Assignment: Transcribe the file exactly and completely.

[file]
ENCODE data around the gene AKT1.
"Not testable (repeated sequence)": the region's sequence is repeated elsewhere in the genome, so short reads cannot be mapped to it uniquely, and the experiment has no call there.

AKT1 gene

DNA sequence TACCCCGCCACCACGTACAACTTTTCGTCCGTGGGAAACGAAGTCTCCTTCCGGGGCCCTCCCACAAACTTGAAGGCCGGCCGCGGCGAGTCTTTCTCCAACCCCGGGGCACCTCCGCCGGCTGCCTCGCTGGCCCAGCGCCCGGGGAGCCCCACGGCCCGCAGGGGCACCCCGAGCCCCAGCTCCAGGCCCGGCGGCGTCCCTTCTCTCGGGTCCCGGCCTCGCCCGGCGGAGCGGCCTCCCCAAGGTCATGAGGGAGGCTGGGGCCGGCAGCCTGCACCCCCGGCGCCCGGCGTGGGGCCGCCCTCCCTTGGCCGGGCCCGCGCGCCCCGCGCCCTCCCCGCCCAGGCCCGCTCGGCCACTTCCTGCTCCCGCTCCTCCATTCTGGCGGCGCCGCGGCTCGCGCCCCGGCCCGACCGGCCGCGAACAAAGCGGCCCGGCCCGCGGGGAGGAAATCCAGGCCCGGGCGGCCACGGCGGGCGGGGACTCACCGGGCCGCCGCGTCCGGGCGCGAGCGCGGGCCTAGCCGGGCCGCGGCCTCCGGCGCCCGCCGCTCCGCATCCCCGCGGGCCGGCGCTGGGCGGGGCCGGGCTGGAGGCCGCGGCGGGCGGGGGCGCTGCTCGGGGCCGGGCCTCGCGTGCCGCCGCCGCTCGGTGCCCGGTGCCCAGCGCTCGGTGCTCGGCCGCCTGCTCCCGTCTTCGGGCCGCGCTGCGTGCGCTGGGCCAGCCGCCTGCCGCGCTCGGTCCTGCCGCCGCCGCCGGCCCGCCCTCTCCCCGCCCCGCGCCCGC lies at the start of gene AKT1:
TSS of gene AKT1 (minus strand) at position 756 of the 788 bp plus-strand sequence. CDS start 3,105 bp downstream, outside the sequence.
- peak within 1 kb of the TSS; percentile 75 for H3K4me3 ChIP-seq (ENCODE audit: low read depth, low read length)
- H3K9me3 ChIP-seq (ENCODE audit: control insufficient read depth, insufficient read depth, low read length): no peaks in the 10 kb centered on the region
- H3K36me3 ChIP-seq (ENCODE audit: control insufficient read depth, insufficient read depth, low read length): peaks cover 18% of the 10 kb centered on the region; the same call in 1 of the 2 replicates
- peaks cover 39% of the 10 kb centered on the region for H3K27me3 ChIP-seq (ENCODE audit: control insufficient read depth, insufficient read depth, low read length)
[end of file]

ENCODE data around the gene AKT1.
"Not testable (repeated sequence)": the region's sequence is repeated elsewhere in the genome, so short reads cannot be mapped to it uniquely, and the experiment has no call there.

AKT1 gene

DNA sequence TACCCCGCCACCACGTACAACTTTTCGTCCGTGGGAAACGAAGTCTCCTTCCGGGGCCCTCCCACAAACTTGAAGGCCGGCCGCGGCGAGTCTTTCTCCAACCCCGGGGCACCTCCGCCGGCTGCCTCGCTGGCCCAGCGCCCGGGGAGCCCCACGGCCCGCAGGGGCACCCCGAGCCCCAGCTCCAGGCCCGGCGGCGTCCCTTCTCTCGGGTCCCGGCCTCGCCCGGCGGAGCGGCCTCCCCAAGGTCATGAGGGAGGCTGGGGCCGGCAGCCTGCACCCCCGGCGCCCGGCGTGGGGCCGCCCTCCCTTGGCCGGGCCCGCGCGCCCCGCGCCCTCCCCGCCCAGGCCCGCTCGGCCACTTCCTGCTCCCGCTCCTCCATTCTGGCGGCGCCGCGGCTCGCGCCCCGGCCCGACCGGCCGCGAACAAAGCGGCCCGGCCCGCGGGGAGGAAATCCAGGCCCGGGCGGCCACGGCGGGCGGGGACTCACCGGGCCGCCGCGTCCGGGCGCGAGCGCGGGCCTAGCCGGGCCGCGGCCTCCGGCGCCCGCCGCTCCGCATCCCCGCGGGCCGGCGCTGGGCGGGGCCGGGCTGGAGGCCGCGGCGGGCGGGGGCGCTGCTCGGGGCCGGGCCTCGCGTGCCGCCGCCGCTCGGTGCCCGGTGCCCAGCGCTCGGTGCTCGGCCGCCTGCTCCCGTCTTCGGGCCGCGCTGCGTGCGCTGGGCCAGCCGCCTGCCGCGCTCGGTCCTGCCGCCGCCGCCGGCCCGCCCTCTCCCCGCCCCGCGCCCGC lies at the start of gene AKT1:
TSS of gene AKT1 (minus strand) at position 756 of the 788 bp plus-strand sequence. CDS start 3,105 bp downstream, outside the sequence.
- peak within 1 kb of the TSS; percentile 75 for H3K4me3 ChIP-seq (ENCODE audit: low read depth, low read length)
- H3K9me3 ChIP-seq (ENCODE audit: control insufficient read depth, insufficient read depth, low read length): no peaks in the 10 kb centered on the region
- H3K36me3 ChIP-seq (ENCODE audit: control insufficient read depth, insufficient read depth, low read length): peaks cover 18% of the 10 kb centered on the region; the same call in 1 of the 2 replicates
- peaks cover 39% of the 10 kb centered on the region for H3K27me3 ChIP-seq (ENCODE audit: control insufficient read depth, insufficient read depth, low read length)